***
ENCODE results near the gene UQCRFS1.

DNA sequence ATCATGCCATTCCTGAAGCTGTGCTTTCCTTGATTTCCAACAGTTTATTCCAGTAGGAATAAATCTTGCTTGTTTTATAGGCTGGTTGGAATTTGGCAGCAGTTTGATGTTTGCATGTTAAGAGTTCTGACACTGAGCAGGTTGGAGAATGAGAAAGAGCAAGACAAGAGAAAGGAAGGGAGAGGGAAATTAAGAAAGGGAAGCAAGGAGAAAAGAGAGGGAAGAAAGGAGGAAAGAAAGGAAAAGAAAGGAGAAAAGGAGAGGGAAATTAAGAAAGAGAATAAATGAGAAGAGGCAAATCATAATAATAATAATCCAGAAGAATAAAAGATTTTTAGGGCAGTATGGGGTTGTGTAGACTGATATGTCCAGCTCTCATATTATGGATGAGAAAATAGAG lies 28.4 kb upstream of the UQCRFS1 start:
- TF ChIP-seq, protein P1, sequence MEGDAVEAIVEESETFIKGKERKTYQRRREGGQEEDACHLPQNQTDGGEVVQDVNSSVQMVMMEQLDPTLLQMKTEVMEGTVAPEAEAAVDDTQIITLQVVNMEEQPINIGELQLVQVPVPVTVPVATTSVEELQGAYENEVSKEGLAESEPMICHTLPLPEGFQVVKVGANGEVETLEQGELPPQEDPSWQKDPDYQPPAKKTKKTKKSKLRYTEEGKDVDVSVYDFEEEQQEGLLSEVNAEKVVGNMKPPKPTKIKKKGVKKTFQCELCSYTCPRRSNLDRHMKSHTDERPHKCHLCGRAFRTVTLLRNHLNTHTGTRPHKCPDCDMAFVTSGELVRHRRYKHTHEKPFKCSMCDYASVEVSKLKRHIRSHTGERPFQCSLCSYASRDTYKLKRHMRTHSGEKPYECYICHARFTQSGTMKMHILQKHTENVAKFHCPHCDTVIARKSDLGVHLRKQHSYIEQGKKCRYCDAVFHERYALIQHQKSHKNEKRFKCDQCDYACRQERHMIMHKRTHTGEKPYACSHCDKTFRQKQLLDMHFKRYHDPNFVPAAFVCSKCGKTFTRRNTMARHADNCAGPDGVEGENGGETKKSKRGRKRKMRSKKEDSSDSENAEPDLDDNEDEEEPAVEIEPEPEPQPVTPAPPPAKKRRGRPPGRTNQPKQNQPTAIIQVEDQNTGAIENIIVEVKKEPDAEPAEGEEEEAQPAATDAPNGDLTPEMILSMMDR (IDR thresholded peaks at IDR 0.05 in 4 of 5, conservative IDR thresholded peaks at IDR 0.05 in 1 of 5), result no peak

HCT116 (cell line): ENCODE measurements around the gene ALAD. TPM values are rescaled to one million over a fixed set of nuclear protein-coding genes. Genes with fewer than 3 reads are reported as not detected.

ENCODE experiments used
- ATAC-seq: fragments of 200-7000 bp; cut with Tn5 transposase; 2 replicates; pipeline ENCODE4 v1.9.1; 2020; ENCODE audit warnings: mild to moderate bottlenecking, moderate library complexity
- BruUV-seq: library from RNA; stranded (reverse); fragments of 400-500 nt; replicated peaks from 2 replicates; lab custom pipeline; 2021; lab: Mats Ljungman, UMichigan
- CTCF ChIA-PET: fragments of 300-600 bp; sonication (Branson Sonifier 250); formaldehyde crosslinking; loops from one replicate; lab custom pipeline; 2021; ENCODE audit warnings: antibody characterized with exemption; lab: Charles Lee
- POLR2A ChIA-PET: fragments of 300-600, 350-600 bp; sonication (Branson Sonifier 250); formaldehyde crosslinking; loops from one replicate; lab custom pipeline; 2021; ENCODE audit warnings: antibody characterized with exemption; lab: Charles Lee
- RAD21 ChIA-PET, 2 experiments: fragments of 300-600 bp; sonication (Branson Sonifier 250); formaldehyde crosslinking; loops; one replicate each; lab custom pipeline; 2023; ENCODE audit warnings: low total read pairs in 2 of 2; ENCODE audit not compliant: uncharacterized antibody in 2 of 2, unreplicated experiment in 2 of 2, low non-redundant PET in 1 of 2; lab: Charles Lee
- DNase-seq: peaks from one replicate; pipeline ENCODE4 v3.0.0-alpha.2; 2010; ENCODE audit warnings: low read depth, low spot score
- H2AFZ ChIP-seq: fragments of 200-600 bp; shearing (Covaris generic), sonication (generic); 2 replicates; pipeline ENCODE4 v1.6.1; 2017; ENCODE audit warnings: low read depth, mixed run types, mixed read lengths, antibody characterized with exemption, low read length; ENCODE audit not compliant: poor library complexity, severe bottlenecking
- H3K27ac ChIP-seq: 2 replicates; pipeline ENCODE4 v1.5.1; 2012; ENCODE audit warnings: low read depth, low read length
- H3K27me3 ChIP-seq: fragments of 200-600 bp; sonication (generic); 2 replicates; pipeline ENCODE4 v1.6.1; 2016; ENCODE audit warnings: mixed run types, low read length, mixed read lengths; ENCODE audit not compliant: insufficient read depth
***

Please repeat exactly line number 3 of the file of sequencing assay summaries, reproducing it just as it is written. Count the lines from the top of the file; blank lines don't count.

- TF ChIP-seq, protein P1, sequence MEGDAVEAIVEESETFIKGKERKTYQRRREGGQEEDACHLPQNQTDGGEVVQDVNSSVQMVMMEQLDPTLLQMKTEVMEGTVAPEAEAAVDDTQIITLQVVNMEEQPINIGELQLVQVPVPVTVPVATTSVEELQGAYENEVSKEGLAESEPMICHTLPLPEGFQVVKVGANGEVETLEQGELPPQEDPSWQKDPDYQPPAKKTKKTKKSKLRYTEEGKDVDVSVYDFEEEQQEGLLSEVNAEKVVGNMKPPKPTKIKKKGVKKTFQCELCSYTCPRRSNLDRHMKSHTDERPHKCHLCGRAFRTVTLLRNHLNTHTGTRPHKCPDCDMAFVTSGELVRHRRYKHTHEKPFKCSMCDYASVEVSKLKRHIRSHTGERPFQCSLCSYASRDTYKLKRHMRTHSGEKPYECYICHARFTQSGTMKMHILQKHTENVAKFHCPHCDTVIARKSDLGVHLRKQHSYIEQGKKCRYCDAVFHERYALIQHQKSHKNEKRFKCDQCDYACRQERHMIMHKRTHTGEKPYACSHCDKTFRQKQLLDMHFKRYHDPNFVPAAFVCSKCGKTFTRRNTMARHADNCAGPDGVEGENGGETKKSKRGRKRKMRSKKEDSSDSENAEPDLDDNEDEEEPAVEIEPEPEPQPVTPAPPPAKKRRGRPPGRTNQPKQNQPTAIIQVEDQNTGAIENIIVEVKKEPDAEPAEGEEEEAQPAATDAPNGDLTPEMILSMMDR (IDR thresholded peaks at IDR 0.05 in 4 of 5, conservative IDR thresholded peaks at IDR 0.05 in 1 of 5), result no peak